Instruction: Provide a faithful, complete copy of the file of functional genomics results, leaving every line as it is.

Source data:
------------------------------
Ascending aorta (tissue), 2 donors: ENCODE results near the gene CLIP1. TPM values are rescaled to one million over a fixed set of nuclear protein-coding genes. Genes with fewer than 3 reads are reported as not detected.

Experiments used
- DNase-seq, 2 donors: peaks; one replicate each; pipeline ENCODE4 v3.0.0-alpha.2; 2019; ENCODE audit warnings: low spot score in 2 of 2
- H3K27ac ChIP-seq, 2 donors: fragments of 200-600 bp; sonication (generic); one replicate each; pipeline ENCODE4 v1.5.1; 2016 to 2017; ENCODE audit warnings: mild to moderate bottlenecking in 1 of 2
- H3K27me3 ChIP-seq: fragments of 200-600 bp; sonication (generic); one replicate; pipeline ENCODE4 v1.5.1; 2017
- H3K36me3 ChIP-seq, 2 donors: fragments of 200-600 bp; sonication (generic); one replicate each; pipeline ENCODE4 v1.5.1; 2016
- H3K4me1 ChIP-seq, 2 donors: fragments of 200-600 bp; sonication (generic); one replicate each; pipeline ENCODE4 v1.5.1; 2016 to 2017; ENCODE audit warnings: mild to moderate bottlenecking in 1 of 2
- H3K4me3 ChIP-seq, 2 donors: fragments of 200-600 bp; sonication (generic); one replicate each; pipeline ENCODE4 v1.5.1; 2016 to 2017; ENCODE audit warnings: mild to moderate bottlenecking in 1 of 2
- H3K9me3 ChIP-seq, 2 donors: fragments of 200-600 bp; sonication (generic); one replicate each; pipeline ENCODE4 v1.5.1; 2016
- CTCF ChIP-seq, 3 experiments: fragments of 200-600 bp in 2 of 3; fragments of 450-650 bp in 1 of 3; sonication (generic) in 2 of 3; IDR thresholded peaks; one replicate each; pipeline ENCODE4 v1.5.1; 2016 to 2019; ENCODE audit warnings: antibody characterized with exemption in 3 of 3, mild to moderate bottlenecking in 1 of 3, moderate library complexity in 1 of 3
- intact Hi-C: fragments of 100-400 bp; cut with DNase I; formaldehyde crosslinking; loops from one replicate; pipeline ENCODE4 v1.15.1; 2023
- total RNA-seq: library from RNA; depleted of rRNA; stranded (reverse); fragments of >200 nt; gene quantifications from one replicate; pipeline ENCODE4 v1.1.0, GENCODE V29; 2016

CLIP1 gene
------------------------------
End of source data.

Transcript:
Ascending aorta (tissue), 2 donors: ENCODE results near the gene CLIP1. TPM values are rescaled to one million over a fixed set of nuclear protein-coding genes. Genes with fewer than 3 reads are reported as not detected.

Experiments used
- DNase-seq, 2 donors: peaks; one replicate each; pipeline ENCODE4 v3.0.0-alpha.2; 2019; ENCODE audit warnings: low spot score in 2 of 2
- H3K27ac ChIP-seq, 2 donors: fragments of 200-600 bp; sonication (generic); one replicate each; pipeline ENCODE4 v1.5.1; 2016 to 2017; ENCODE audit warnings: mild to moderate bottlenecking in 1 of 2
- H3K27me3 ChIP-seq: fragments of 200-600 bp; sonication (generic); one replicate; pipeline ENCODE4 v1.5.1; 2017
- H3K36me3 ChIP-seq, 2 donors: fragments of 200-600 bp; sonication (generic); one replicate each; pipeline ENCODE4 v1.5.1; 2016
- H3K4me1 ChIP-seq, 2 donors: fragments of 200-600 bp; sonication (generic); one replicate each; pipeline ENCODE4 v1.5.1; 2016 to 2017; ENCODE audit warnings: mild to moderate bottlenecking in 1 of 2
- H3K4me3 ChIP-seq, 2 donors: fragments of 200-600 bp; sonication (generic); one replicate each; pipeline ENCODE4 v1.5.1; 2016 to 2017; ENCODE audit warnings: mild to moderate bottlenecking in 1 of 2
- H3K9me3 ChIP-seq, 2 donors: fragments of 200-600 bp; sonication (generic); one replicate each; pipeline ENCODE4 v1.5.1; 2016
- CTCF ChIP-seq, 3 experiments: fragments of 200-600 bp in 2 of 3; fragments of 450-650 bp in 1 of 3; sonication (generic) in 2 of 3; IDR thresholded peaks; one replicate each; pipeline ENCODE4 v1.5.1; 2016 to 2019; ENCODE audit warnings: antibody characterized with exemption in 3 of 3, mild to moderate bottlenecking in 1 of 3, moderate library complexity in 1 of 3
- intact Hi-C: fragments of 100-400 bp; cut with DNase I; formaldehyde crosslinking; loops from one replicate; pipeline ENCODE4 v1.15.1; 2023
- total RNA-seq: library from RNA; depleted of rRNA; stranded (reverse); fragments of >200 nt; gene quantifications from one replicate; pipeline ENCODE4 v1.1.0, GENCODE V29; 2016

CLIP1 gene